It was Army Sgt. Keith Wells' first Thanksgiving Day away from his family and despite a cornucopia of food provided for the troops, his taste buds were craving his wife's macaroni and cheese back home.
"My wife's a foodie -- you know the Food Network, cooking shows. Everything she makes is golden," Wells of Charlotte, N.C., said Thursday at a large international military base in the Afghan capital, Kabul.
The dining hall served up mac-and-cheese along with traditional Thanksgiving Day fixings. Wells was thankful for the good food, but he still missed his wife's home-cooking.
Huge hunks of beef greeted the estimated 2,500 diners as soldiers lined up in the dining hall. Red-white-and-blue decorations filled the room. Brochures titled "Learn about combat stress" served as table centerpieces.
There was roast turkey, sliced turkey, ham and rib-eye steaks. The troops were served steaming side dishes of dressing, corn, collard greens, yams and mashed potatoes and gravy that some lapped up with spoons. For dessert, there was a massive cake with a turkey etched in icing, pumpkin spice cookies and scores of pies.
A short walk from the dining hall, service members were playing a modified version of American football.
Parts of the scene could have come from a snapshot of any U.S. city: American guys in sweats tossing the pigskin, a scoreboard, a coin toss to start the game.
But on this military base, concrete barriers surrounded the field. The referees wore camouflaged shirts and the spectators carried rifles. The artificial turf was frayed and so dusty that when one player spiked the football, a puff of dirt rose from the field.
The players used a regulation football, but the game was a mix of football, soccer and rugby to fit the short field.
Some soldiers commented about the 11-year-old war that has claimed the lives of 2,029 American service members.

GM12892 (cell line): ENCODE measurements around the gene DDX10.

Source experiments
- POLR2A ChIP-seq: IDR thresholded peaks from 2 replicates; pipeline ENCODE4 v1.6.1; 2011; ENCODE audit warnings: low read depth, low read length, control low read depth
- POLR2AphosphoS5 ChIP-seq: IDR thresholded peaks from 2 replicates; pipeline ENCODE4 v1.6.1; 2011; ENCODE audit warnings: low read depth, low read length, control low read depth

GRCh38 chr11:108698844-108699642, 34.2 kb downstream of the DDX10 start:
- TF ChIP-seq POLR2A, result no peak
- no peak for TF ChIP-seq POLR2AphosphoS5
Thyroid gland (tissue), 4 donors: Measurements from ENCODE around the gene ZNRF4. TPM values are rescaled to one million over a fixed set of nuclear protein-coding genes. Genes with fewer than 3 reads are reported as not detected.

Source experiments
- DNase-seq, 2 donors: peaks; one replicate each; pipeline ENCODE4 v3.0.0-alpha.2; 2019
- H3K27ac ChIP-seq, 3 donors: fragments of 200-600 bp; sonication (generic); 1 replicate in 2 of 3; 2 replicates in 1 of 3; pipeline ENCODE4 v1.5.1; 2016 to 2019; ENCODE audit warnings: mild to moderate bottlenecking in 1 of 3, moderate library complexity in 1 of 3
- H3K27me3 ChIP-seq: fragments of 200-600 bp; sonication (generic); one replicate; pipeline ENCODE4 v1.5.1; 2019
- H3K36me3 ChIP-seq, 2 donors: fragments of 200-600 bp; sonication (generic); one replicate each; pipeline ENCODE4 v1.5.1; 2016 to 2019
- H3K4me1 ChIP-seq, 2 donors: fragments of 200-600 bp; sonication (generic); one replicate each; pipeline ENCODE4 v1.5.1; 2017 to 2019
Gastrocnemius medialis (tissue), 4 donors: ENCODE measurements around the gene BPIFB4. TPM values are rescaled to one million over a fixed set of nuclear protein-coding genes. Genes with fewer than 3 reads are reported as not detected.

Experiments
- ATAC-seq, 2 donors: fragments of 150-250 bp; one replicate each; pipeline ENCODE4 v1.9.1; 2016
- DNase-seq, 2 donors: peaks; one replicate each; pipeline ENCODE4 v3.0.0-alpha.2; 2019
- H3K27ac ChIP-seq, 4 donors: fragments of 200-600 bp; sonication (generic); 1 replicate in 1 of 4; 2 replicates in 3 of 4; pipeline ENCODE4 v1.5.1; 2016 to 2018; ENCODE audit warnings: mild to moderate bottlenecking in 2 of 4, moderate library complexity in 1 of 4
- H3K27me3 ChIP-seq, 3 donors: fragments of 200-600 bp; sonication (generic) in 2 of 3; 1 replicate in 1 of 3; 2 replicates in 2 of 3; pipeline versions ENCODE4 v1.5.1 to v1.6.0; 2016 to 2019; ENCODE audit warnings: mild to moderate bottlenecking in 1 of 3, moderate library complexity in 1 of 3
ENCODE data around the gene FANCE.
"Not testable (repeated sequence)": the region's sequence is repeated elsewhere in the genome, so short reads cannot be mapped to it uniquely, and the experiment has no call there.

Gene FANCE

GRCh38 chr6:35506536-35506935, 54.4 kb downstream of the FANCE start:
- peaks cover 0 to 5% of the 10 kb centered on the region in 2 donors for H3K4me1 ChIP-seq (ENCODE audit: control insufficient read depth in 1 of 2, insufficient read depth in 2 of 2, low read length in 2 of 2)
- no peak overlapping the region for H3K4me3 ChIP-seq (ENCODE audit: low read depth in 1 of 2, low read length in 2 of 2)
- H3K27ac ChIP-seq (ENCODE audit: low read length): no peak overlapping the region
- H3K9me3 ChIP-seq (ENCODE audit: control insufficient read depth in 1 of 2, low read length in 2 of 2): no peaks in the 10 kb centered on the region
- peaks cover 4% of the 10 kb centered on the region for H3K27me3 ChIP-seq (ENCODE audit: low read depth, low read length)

Army Chief Warrant Officer 4 Chuck Minton of Monroe, Ga., who has traveled extensively across Afghanistan, was optimistic. "It's been progressing here, getting better. The Afghans have taken over more missions," Minton said.
President Obama pulled 10,000 troops out of Afghanistan in 2011 and 23,000 more this year, leaving about 66,000 American service members still deployed in the country. Nearly all international combat troops are to withdraw by the end of 2014 when Afghan forces will be fully in charge of securing the nation.
Army Maj. Rodney Gehrett of Colorado Springs, Colo., said he was surprised that the war was barely mentioned during the last U.S. presidential election -- evidence that some Americans had tuned out the news from the front line a half a world away.
"The war in Afghanistan wasn't even brought up as a topic of conversation" during the election, Gehrett said. "It was a little surprising to me. Hopefully, that will change and people will realize that we still have troops here and they are fighting every day."
Army Sgt. Adam Draughn of Denver, Colo., said some people back home have the impression that the Afghan people don't want American troops in their country.
"Honestly, I think the biggest misconception in my opinion is that, you know, we actually are loved here," Draughn said. "The nationals do care about us. They do want us here to help them. We're not here uninvited."
Most of the holiday chatter, however, was focused on family.
Taking a break from the game, Army Capt. Robert Mikyska of North Aurora, Ill., pulled out a photocopied photo that was taken of he and his wife just before he deployed to Afghanistan nine months ago.
"Hi, honey!" Mikyska said, looking at the picture. "In a couple weeks, I'll be home. I can't wait to be back."
"My family's here," Army Spc. Ricky Clay, also of Monroe, Ga., said as he smiled and embraced his teammates on the sidelines of the football field.